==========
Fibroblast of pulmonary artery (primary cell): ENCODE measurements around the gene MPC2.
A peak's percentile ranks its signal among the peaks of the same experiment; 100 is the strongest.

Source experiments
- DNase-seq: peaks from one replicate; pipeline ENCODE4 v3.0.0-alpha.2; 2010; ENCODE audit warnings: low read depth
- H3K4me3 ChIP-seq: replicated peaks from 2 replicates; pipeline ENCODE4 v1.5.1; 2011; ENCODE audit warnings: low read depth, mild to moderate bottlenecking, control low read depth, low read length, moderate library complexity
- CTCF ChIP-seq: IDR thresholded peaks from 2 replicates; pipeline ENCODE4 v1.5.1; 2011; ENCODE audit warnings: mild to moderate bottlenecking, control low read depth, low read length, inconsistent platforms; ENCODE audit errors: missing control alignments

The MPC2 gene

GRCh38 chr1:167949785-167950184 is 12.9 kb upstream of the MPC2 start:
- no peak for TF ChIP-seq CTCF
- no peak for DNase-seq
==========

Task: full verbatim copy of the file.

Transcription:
Fibroblast of pulmonary artery (primary cell): ENCODE measurements around the gene MPC2.
A peak's percentile ranks its signal among the peaks of the same experiment; 100 is the strongest.

Source experiments
- DNase-seq: peaks from one replicate; pipeline ENCODE4 v3.0.0-alpha.2; 2010; ENCODE audit warnings: low read depth
- H3K4me3 ChIP-seq: replicated peaks from 2 replicates; pipeline ENCODE4 v1.5.1; 2011; ENCODE audit warnings: low read depth, mild to moderate bottlenecking, control low read depth, low read length, moderate library complexity
- CTCF ChIP-seq: IDR thresholded peaks from 2 replicates; pipeline ENCODE4 v1.5.1; 2011; ENCODE audit warnings: mild to moderate bottlenecking, control low read depth, low read length, inconsistent platforms; ENCODE audit errors: missing control alignments

The MPC2 gene

GRCh38 chr1:167949785-167950184 is 12.9 kb upstream of the MPC2 start:
- no peak for TF ChIP-seq CTCF
- no peak for DNase-seq